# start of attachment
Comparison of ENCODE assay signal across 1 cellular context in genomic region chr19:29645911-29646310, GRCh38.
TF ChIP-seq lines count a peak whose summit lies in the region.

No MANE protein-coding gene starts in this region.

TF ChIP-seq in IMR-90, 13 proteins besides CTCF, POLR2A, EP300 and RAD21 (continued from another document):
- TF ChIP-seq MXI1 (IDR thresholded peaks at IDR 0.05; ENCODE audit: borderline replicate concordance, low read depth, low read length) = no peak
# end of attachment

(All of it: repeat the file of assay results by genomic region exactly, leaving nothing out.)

Comparison of ENCODE assay signal across 1 cellular context in genomic region chr19:29645911-29646310, GRCh38.
TF ChIP-seq lines count a peak whose summit lies in the region.

No MANE protein-coding gene starts in this region.

TF ChIP-seq in IMR-90, 13 proteins besides CTCF, POLR2A, EP300 and RAD21 (continued from another document):
- TF ChIP-seq MXI1 (IDR thresholded peaks at IDR 0.05; ENCODE audit: borderline replicate concordance, low read depth, low read length) = no peak